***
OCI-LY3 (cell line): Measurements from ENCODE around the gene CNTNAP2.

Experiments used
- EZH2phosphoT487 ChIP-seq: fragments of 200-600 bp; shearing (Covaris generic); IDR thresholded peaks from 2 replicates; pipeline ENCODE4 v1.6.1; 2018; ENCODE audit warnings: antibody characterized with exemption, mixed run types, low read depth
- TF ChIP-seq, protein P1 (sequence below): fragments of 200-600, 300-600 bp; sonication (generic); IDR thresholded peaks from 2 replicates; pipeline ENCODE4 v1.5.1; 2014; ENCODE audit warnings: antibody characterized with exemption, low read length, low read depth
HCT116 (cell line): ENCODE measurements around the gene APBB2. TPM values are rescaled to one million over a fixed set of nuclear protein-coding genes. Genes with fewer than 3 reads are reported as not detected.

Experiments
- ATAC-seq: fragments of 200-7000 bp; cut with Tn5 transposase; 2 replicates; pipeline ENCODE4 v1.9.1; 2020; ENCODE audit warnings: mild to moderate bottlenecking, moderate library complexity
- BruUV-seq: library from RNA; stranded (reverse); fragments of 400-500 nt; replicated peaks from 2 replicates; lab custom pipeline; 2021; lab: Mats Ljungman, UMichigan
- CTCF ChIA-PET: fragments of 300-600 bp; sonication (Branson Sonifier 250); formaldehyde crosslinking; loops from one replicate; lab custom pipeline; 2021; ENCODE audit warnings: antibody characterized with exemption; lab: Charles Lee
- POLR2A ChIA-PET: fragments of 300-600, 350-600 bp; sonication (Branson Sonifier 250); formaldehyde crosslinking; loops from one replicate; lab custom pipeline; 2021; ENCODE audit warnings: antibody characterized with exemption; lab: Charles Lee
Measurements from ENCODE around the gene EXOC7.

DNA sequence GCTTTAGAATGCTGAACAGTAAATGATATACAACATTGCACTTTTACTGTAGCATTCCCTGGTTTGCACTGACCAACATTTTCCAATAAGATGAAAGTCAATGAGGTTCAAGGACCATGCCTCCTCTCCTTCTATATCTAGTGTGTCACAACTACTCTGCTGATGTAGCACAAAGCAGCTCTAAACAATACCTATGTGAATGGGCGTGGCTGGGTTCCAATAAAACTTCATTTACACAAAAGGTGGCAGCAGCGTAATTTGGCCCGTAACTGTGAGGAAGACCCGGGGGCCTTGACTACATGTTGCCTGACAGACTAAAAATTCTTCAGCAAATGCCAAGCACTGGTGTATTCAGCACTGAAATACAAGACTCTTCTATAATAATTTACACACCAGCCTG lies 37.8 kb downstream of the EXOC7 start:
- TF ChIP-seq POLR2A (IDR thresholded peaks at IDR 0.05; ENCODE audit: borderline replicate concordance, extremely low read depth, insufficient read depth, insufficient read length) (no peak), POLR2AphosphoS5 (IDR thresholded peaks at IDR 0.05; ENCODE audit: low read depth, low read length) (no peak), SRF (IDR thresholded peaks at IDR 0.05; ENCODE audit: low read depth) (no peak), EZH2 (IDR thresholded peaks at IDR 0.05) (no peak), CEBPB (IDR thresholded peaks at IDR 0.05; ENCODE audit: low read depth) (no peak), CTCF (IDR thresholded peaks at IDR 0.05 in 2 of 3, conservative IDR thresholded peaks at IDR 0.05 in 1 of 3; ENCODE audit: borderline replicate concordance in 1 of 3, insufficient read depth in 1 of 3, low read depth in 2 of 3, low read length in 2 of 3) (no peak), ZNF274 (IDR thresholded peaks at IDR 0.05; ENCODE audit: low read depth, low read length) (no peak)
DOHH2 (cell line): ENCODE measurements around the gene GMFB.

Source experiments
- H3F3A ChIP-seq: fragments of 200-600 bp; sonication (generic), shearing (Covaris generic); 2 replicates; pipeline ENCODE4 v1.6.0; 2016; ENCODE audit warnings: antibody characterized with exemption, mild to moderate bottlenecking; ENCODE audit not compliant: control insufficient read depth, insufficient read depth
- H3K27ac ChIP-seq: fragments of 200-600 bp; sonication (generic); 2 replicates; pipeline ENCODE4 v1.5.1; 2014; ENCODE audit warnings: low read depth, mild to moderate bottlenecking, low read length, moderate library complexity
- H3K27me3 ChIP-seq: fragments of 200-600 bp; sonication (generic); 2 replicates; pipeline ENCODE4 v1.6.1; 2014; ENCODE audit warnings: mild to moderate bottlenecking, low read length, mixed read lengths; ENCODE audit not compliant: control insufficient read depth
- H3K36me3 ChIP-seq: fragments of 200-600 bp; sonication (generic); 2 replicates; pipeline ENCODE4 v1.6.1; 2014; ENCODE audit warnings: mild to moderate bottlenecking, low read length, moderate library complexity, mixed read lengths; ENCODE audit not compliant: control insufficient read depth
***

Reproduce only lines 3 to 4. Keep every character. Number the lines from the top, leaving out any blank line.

- EZH2phosphoT487 ChIP-seq: fragments of 200-600 bp; shearing (Covaris generic); IDR thresholded peaks from 2 replicates; pipeline ENCODE4 v1.6.1; 2018; ENCODE audit warnings: antibody characterized with exemption, mixed run types, low read depth
- TF ChIP-seq, protein P1 (sequence below): fragments of 200-600, 300-600 bp; sonication (generic); IDR thresholded peaks from 2 replicates; pipeline ENCODE4 v1.5.1; 2014; ENCODE audit warnings: antibody characterized with exemption, low read length, low read depth